Will I or won't I have a Will?
It is an unfortunate fact that every year our firm has to deal with the estates of people who have died without a Will or with a Will that is outdated and does not reflect their current circumstances or current wishes.
During an emotional time, the lack of a Will or a Will that just doesn’t adequately do the job adds a considerable burden on the executors and beneficiaries and invariably results in unnecessary additional legal costs.
Where significant assets or business interests are involved the impact can be felt even further with potentially years of legal issues to be resolved.
The bottom line is that everybody from the age of 18 with legal capacity should make a Will. And you can’t just set and forget. That Will should be reviewed regularly to ensure it keeps up with changing circumstances.
But aren’t there rules to decide who gets what?
Yes, each state has its own set of rules for how an individual’s property should be distributed in the case of an “intestacy”. This is the legal term given to an individual not having a valide Will at the time of their death that deals with their assets.
But problems arise in the way these rigid laws are implemented.
These problems may include:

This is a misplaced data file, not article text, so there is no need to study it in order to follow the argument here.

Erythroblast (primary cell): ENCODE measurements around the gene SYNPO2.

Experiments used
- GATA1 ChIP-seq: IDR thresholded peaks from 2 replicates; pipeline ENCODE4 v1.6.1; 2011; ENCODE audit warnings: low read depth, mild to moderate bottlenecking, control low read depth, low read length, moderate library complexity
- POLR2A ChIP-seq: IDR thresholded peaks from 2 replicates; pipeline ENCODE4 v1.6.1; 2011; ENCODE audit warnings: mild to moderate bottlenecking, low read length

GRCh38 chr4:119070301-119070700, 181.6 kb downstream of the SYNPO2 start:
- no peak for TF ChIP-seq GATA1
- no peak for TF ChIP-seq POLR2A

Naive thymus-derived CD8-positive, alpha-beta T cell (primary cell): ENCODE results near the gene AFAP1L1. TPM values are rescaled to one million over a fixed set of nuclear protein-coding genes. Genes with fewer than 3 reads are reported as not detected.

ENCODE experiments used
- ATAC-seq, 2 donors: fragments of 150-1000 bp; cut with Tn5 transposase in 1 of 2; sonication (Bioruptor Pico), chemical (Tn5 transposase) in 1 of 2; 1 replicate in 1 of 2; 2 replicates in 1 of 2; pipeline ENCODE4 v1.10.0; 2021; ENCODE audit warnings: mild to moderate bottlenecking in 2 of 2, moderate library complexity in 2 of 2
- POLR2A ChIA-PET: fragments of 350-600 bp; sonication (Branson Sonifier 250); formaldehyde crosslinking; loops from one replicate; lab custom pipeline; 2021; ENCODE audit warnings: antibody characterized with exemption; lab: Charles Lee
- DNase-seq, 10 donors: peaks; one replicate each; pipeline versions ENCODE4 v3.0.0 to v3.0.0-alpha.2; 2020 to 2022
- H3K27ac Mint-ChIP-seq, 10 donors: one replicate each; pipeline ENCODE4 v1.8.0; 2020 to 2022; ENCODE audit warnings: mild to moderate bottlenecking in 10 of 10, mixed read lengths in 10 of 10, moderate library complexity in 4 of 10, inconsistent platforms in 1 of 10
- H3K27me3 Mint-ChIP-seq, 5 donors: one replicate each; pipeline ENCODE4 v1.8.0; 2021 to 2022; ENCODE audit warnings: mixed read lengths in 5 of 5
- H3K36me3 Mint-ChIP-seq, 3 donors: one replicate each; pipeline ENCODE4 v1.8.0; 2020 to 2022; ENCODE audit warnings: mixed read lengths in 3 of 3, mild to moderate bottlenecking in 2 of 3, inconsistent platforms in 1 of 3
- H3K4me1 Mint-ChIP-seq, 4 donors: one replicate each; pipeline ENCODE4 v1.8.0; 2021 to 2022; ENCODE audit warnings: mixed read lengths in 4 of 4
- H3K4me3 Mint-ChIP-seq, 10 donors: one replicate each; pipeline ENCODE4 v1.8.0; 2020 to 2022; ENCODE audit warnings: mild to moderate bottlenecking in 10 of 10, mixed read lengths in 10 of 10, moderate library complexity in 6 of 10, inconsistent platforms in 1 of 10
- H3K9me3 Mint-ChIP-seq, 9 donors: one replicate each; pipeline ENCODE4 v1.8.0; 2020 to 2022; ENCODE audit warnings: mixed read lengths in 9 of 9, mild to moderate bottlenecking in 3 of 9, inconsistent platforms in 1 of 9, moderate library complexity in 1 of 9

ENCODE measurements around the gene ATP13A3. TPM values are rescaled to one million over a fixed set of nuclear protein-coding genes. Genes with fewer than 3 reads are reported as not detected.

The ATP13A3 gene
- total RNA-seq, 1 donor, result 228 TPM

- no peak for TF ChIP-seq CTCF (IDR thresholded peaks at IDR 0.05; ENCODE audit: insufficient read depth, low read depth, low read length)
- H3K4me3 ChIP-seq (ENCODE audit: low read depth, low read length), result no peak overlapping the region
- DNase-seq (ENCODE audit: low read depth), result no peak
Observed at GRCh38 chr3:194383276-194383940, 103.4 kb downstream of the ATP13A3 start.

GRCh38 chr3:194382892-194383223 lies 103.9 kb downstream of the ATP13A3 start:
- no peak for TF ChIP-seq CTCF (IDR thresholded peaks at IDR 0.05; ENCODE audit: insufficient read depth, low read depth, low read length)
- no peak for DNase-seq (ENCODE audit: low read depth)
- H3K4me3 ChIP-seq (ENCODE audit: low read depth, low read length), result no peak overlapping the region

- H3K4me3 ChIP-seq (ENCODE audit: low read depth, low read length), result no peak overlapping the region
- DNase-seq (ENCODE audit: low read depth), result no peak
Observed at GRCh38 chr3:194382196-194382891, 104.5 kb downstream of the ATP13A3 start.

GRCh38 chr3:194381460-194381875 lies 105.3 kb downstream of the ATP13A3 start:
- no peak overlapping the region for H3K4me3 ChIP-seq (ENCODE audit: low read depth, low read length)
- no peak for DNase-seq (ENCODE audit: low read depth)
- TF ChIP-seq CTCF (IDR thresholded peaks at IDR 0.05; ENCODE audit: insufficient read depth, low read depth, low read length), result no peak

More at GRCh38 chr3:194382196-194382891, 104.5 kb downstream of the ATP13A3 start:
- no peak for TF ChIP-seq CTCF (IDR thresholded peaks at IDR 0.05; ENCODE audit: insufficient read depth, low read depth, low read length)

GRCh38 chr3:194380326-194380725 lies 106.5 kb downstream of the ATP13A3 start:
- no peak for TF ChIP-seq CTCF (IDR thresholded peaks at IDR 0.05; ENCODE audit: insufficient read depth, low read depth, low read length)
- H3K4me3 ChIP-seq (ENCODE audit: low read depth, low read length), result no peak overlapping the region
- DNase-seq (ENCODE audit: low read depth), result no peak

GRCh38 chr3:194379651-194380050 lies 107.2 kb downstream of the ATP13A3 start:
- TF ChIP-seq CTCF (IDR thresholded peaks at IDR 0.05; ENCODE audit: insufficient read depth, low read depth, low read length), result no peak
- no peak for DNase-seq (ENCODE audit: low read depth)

- the forced sale of the family home or other assets so that beneficiaries can claim their share of the assets;
- the forced sale of a business or investment assets without the benefit of choosing the best time for the market or business situation
- a failure to provide sufficient financial security for your spouse, children or grandchildren;
- incapacitated family members not receiving adequate support;
- if you have no relatives your assets going to the Government.
At the end of the day it’s entirely your choice as to when or if you prepare a Will. But just remember that by choosing not to have your Will prepared you are risking losing the chance to choose how your assets best benefit those you leave behind and what the future of your business holdings may be.
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